We are all in the same boat of a tumultuous sea. Going off into a world that hits us left and right with crazy expectations, facing the pressures of education, all while exploring ourselves and trying to find out who we are as young adults can be really difficult.
Often, we feel like we aren't enough for this world. Whether that be with physical appearances, academic success, popularity, or even with finding people that we truly connect with, we are faced with the thought of never being enough and being alone. Sometimes college, despite all of its freedom and excitement, can be really disheartening because these negative feeling become amplified without your support system from home.
I have gone through times in college where I felt lost and unsure about what I was doing with my life. It felt like I was driving down a dark road at full speed, only seeing a few feet in front of me at a time. But recently I was reminded that I am not alone on this journey of self-discovery and that you can find that system of support if you are willing.
I was lucky enough to have one of my closest friends come to GCU with me, something I sometimes took for granted. But even with having my best friend with me, I was often faced with that horrible feeling of loneliness.
One of the best experiences I've had in coming to college is being able to meet new people, and being able to plug in and connect with organizations and clubs across the campus that tap into my interests (something I was admittedly reluctant to do). The first time I branched out at GCU came after University Club Rush. One of these clubs and the first one I got involved with was the "Friends of the Pen" Club. This group was specifically geared towards people who love storytelling and books, and it's probably evident by now those two things happen to be passions of mine. In our first week, the group decided to go to a used bookstore in Phoenix, a "book run" they called it. Although this sounds like a minor event, it is one of my favorite memories from Freshman year. We all piled into a car, music playing softly in the background as we talked about how being away from home was so exciting yet hard at the same time.
I had so much fun that night with those people. It was the first time since going to college that I realized that I wasn't the only one struggling to find myself.
Soon after that, I happened to meet and talk with my best friend's roommate. On the night that we met, we both went outside after our mutual friend (my best friend) went to bed, and we discussed where we came from. It was a light talk, but we clicked really well.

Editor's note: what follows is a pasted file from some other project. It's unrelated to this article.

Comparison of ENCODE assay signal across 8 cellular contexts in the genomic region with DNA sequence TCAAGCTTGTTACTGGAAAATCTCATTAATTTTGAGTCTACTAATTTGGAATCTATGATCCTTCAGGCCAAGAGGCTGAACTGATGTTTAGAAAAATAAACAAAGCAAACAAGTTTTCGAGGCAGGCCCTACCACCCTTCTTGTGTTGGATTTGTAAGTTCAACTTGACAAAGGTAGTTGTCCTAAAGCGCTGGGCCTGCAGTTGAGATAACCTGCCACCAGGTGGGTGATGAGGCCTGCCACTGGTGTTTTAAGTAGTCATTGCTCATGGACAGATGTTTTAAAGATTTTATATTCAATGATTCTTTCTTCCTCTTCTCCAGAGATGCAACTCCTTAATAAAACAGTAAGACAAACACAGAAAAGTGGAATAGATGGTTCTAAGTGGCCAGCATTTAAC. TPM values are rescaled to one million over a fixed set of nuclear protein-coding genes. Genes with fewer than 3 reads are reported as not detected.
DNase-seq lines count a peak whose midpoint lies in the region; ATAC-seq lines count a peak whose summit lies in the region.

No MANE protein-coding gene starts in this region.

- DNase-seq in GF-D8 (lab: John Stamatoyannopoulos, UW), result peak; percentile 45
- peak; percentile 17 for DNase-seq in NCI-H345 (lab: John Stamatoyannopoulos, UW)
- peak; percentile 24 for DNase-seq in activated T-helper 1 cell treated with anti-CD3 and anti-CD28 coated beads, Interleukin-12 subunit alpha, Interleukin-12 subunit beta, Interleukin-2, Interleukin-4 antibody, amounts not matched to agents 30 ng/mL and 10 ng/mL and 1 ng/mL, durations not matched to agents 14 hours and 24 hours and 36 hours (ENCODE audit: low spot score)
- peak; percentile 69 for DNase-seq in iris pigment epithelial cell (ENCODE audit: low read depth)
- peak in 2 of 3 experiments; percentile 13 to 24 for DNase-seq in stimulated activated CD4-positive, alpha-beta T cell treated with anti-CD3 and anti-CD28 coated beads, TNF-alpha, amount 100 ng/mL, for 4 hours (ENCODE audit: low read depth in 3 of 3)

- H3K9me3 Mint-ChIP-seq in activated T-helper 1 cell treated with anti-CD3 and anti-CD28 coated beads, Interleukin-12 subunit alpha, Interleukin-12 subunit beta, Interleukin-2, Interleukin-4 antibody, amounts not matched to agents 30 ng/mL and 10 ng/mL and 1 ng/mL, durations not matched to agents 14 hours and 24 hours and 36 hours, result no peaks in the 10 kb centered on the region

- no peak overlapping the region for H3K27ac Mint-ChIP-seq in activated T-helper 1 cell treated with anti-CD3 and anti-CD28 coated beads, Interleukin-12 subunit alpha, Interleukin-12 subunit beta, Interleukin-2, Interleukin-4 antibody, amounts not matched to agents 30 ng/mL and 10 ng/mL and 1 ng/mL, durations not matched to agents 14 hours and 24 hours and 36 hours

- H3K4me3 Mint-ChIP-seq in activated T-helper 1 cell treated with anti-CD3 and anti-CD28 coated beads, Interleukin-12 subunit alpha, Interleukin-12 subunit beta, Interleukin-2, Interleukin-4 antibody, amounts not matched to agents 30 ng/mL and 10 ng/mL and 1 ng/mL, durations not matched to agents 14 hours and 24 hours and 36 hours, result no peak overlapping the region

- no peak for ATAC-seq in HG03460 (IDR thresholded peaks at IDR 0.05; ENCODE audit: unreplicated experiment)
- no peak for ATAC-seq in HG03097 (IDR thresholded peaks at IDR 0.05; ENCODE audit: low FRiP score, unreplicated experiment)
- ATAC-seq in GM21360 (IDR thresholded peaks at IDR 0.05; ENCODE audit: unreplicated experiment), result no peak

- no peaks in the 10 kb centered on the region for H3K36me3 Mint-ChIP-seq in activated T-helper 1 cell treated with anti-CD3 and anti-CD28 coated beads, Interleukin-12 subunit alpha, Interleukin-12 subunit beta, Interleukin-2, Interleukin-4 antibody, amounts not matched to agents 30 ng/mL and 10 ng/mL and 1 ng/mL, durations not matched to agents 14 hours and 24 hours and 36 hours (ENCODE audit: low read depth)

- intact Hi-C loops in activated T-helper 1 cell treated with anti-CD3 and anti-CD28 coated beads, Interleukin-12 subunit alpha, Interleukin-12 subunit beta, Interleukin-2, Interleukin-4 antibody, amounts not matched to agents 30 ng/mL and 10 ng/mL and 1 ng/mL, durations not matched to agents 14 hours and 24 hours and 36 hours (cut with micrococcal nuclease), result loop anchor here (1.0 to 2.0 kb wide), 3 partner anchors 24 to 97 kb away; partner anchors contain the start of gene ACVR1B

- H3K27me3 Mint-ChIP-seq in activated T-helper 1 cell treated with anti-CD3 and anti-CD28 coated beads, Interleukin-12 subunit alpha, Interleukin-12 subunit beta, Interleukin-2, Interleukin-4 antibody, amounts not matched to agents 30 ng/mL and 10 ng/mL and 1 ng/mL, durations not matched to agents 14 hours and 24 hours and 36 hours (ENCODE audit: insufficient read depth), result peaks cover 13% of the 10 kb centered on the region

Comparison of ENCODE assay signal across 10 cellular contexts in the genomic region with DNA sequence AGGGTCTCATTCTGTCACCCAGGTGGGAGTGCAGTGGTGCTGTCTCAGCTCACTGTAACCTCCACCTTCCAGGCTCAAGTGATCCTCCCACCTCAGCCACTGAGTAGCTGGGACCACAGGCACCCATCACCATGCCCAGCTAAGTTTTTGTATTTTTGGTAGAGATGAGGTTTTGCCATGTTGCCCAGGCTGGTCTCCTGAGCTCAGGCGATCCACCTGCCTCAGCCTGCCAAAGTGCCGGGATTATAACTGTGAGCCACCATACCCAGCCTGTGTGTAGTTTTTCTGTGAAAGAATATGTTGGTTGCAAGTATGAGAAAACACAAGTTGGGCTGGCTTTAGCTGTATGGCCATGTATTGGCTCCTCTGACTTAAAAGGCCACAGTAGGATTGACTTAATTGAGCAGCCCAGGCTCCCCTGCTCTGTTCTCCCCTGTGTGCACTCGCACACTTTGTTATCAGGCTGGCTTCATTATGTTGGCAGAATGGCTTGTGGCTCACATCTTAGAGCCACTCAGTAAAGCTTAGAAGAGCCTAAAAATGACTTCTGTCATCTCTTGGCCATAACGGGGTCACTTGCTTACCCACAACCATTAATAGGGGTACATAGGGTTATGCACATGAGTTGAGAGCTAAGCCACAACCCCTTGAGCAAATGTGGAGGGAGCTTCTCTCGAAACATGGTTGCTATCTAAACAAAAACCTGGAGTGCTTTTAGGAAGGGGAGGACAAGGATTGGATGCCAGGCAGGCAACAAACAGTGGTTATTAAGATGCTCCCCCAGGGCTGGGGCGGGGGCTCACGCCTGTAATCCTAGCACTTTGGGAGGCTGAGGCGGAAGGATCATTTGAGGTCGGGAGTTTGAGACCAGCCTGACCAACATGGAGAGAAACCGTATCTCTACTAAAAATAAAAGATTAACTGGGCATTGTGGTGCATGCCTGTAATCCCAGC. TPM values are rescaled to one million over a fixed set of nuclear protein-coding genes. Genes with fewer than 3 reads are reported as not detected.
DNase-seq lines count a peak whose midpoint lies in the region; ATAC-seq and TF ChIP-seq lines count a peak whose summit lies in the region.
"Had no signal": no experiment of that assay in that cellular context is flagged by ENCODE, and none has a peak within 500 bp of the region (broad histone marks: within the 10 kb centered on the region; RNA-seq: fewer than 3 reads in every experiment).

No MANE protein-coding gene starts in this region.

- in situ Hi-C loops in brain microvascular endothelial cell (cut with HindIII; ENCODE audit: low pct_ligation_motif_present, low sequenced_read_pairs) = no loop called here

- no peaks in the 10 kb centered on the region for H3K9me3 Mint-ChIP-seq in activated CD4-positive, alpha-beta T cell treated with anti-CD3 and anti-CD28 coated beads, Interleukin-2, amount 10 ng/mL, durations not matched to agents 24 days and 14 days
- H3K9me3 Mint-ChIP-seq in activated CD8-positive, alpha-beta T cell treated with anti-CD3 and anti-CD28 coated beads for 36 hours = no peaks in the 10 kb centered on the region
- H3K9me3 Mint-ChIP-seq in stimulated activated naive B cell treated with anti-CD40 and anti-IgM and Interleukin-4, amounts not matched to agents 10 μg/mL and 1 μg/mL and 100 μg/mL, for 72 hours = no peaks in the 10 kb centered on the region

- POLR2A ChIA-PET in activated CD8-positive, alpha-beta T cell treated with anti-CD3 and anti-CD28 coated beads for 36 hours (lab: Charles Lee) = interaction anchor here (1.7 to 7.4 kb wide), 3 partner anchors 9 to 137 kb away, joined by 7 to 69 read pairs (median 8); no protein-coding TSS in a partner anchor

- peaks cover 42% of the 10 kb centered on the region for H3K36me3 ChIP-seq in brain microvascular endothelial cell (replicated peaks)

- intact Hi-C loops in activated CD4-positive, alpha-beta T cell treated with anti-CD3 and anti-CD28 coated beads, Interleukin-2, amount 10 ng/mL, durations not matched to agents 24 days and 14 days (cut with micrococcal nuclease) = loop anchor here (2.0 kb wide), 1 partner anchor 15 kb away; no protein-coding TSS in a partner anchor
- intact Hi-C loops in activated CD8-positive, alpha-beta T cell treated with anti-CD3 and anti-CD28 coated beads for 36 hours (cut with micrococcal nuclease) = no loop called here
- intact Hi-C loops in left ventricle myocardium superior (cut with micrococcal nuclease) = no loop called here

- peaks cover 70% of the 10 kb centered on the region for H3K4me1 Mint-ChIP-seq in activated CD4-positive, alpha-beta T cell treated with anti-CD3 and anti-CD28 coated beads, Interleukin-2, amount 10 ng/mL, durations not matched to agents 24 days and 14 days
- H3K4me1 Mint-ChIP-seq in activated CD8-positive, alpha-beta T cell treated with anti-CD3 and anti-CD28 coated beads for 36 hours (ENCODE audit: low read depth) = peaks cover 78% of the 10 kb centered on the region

We often spent our nights after that on the enormous lawns in front of our dorms, just the two of us talking about our interests and our similar struggles of being away from home. We all began to go to events together -- specifically GCU's theatre productions and University dances. We ate lunches together in between classes and helped each other with homework…well, more like she helped me painstakingly through math.
Before I knew it, I had found myself another best friend here in college and had a relationship that I continue to cherish every day. My point from this story is to show you how one step towards reaching out to someone can blossom into a beautiful friendship. One interaction can lead to a lunch, one lunch can lead to going to an event together, and in the course of that domino effect you can find one more shoulder to lean on and someone to call a friend.
In those times of loneliness, it's important to go out and find a community. I know, it's hard. Sometimes when we are feeling lonely all we want to do is curl up in our room by ourselves and be sad in the comfort of our own company. But speaking from firsthand experience, this will not help. You must find those people in college that will be there for you when heartbreak hits when midterms have you sleep deprived, and when you are just unsure about the future.
My mom often got on my case about finding community at college, and I got annoyed by the constant pushing to plug in. But thinking back on my first year, I see that opening up to people and joining groups helped me more than anything else.
So now, I urge you to go do the same thing my mom told me: find those things that make you passionate and plugin. Find your future best friends. They are out there waiting for you too, I promise.